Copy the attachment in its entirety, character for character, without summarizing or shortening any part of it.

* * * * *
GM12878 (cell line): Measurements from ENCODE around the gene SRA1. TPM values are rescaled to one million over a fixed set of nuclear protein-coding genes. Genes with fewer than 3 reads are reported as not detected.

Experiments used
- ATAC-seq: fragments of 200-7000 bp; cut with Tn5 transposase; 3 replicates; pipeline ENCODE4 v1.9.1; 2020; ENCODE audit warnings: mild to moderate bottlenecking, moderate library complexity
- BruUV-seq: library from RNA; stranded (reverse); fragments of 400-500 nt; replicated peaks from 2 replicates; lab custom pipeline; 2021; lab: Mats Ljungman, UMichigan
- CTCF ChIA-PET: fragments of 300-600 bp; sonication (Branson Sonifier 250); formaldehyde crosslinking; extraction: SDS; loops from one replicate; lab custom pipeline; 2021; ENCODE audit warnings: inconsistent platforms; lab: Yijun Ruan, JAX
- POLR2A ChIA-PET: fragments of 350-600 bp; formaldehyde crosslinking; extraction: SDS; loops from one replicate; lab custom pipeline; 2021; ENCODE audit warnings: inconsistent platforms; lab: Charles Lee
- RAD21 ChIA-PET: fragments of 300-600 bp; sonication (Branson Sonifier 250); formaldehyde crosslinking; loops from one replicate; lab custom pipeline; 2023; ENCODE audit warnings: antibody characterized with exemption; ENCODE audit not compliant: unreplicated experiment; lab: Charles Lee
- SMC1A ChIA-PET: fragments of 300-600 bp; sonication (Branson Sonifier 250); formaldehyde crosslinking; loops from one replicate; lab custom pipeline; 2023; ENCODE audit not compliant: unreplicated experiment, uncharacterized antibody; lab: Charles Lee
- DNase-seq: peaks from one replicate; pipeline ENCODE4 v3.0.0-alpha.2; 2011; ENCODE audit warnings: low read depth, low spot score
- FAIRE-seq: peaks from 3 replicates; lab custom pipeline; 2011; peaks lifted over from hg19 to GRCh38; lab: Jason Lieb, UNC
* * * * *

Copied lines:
GM12878 (cell line): Measurements from ENCODE around the gene SRA1. TPM values are rescaled to one million over a fixed set of nuclear protein-coding genes. Genes with fewer than 3 reads are reported as not detected.

Experiments used
- ATAC-seq: fragments of 200-7000 bp; cut with Tn5 transposase; 3 replicates; pipeline ENCODE4 v1.9.1; 2020; ENCODE audit warnings: mild to moderate bottlenecking, moderate library complexity
- BruUV-seq: library from RNA; stranded (reverse); fragments of 400-500 nt; replicated peaks from 2 replicates; lab custom pipeline; 2021; lab: Mats Ljungman, UMichigan
- CTCF ChIA-PET: fragments of 300-600 bp; sonication (Branson Sonifier 250); formaldehyde crosslinking; extraction: SDS; loops from one replicate; lab custom pipeline; 2021; ENCODE audit warnings: inconsistent platforms; lab: Yijun Ruan, JAX
- POLR2A ChIA-PET: fragments of 350-600 bp; formaldehyde crosslinking; extraction: SDS; loops from one replicate; lab custom pipeline; 2021; ENCODE audit warnings: inconsistent platforms; lab: Charles Lee
- RAD21 ChIA-PET: fragments of 300-600 bp; sonication (Branson Sonifier 250); formaldehyde crosslinking; loops from one replicate; lab custom pipeline; 2023; ENCODE audit warnings: antibody characterized with exemption; ENCODE audit not compliant: unreplicated experiment; lab: Charles Lee
- SMC1A ChIA-PET: fragments of 300-600 bp; sonication (Branson Sonifier 250); formaldehyde crosslinking; loops from one replicate; lab custom pipeline; 2023; ENCODE audit not compliant: unreplicated experiment, uncharacterized antibody; lab: Charles Lee
- DNase-seq: peaks from one replicate; pipeline ENCODE4 v3.0.0-alpha.2; 2011; ENCODE audit warnings: low read depth, low spot score
- FAIRE-seq: peaks from 3 replicates; lab custom pipeline; 2011; peaks lifted over from hg19 to GRCh38; lab: Jason Lieb, UNC